Strategies for planning a grant
Write an outstanding application that will appeal to reviewers, who serve as judge and jury. Write from the perspective of a screenwriter and not from the perspective of a novelist. A grant is presented to a panel of peer reviewers by one primary person and two helpers, so you want to write a script that will facilitate presentation of your proposal to the rest of the panel.
There are eight main steps to follow when planning your grant.
- 1) Check out the competition and see which projects in your field are being funded. Search the NIH RePORTER database at http://projectreporter.nih.gov/reporter.cfm.
- 2) Evaluate yourself: How do your strengths match the topics found in step 1? Can you capitalize on your expertise and fill in gaps with mentors, collaborators or consultants? Do you have a niche? If not, find one!
- 3) Determine available resources and support from your school.
- 4) Brainstorm with colleagues and mentors, and have knowledge of the relevant literature!
- 5) Write a hypothesis for your proposal in 25 words or fewer; edit, edit and then edit again.
- 6) Give yourself time to write and rewrite the application.
- 7) Utilize any form of pre-peer review that you can find (e.g., a mock study section, a class).
- 8) Follow all instructions to the letter: Poor formatting, illegible figures, wrong fonts and poor grantsmanship will turn reviewers off!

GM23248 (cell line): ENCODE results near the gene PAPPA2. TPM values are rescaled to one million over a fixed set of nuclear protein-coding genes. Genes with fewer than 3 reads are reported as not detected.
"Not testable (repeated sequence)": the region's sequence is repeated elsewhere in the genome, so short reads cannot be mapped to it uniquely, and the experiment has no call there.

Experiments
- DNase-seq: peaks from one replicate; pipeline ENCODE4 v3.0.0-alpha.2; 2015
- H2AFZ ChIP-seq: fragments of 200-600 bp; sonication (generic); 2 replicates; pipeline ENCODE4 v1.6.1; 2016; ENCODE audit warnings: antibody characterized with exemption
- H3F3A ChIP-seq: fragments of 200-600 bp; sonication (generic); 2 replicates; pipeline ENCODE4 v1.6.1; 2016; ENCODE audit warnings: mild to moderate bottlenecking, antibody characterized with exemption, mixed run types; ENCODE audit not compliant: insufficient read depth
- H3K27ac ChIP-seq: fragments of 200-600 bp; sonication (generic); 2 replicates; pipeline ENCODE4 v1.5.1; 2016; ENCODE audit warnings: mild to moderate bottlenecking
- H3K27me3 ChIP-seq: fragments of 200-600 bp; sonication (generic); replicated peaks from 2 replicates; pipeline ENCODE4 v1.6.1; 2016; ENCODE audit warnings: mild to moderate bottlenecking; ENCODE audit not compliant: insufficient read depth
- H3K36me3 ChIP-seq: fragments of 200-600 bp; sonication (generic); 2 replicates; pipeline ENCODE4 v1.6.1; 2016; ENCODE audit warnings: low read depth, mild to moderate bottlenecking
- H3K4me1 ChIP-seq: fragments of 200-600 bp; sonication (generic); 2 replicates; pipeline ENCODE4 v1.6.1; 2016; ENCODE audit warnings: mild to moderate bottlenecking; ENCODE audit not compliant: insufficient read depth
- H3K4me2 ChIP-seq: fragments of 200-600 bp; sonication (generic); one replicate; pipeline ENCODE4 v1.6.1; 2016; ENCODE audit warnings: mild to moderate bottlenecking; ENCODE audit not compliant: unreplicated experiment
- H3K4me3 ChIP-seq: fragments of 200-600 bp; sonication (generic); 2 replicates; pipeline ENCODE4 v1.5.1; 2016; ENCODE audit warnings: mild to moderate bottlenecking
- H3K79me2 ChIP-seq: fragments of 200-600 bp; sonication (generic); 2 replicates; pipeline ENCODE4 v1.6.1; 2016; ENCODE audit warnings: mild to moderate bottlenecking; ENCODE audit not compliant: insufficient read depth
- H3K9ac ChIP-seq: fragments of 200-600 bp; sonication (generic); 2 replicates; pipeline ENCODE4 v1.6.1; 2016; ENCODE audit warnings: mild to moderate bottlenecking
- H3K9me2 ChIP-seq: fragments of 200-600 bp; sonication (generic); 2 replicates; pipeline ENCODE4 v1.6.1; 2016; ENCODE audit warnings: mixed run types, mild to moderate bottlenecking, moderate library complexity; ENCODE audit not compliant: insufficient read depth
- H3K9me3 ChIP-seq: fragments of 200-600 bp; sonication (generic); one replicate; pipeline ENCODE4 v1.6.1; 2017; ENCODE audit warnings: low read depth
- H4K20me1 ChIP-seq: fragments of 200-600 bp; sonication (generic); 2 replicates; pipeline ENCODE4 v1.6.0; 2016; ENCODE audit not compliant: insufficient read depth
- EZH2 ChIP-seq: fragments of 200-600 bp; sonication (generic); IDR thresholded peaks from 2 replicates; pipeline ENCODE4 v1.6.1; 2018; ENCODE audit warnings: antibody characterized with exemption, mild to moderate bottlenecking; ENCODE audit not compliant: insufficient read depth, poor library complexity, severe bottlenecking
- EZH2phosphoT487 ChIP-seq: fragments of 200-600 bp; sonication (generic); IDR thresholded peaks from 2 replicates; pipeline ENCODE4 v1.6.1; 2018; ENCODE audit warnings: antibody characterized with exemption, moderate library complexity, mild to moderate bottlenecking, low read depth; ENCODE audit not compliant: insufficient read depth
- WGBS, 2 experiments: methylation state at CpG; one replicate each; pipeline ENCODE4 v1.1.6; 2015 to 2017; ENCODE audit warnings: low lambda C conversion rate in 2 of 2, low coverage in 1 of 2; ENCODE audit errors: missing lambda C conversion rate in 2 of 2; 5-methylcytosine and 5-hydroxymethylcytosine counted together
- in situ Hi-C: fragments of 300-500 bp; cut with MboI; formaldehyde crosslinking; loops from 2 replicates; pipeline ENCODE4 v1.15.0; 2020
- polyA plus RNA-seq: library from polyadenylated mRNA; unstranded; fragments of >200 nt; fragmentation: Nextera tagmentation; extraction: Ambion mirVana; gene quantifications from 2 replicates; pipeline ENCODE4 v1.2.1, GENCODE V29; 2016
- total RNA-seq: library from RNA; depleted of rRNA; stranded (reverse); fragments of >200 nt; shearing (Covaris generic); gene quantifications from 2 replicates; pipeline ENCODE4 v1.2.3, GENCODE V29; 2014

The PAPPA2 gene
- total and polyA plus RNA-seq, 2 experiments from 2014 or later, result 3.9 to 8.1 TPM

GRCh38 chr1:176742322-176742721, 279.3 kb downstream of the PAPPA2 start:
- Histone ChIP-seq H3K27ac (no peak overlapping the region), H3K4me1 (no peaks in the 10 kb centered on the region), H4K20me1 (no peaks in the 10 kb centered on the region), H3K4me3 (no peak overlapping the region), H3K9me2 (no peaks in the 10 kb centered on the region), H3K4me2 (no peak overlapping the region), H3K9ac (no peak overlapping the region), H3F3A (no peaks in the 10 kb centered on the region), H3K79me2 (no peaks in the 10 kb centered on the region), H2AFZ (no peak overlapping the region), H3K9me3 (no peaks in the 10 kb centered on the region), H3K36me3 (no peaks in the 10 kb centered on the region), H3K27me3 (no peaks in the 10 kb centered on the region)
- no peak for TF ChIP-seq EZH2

Writing a solid hypothesis
Most top-notch grant applications are driven by strong hypotheses rather than advances in technology. Applications should ask questions that prove or disprove a hypothesis rather than use a method to search for a problem or simply collect information. If your application is not hypothesis-based, state that it isn’t and give your reasons why the work is important (e.g., X-ray crystallography, or perhaps it’s a training grant). Choose an important, testable, focused hypothesis that increases understanding of biological processes, diseases, treatments or preventions. A strong hypothesis should be based on previous research. Reiterate your hypothesis throughout the grant using different wording.
Planning your application
Ask yourself these questions: Why is this project important? Why are you the right person to conduct this research?
Required sections of a grant are “Specific Aims” (one page long) and “Research Strategy” (the new format has a 12-page maximum).
“Specific Aims” should include the following:
- 1) One to two paragraphs that develop the conceptual framework of the proposal. These should describe previous studies in the area, identify the gaps the research will address and end with a statement of your hypothesis or overall objective.
- 2) A set of aims designed to answer the questions posed by the hypothesis. The important word here is “specific”! Each aim should be a specific test of the overall hypothesis. Organize and define your aims so that you can relate them directly to your research strategy.